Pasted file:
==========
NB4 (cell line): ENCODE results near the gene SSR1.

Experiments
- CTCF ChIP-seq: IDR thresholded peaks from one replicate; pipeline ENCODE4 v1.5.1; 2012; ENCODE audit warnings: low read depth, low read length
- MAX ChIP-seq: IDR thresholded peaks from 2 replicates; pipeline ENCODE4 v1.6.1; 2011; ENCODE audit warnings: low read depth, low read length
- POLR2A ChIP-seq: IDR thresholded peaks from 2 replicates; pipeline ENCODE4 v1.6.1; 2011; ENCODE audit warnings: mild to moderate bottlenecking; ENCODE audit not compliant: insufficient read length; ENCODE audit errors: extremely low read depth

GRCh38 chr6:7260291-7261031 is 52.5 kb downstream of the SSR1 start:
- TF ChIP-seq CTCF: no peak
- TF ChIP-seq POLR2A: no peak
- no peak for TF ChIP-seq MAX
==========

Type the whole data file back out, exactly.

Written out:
NB4 (cell line): ENCODE results near the gene SSR1.

Experiments
- CTCF ChIP-seq: IDR thresholded peaks from one replicate; pipeline ENCODE4 v1.5.1; 2012; ENCODE audit warnings: low read depth, low read length
- MAX ChIP-seq: IDR thresholded peaks from 2 replicates; pipeline ENCODE4 v1.6.1; 2011; ENCODE audit warnings: low read depth, low read length
- POLR2A ChIP-seq: IDR thresholded peaks from 2 replicates; pipeline ENCODE4 v1.6.1; 2011; ENCODE audit warnings: mild to moderate bottlenecking; ENCODE audit not compliant: insufficient read length; ENCODE audit errors: extremely low read depth

GRCh38 chr6:7260291-7261031 is 52.5 kb downstream of the SSR1 start:
- TF ChIP-seq CTCF: no peak
- TF ChIP-seq POLR2A: no peak
- no peak for TF ChIP-seq MAX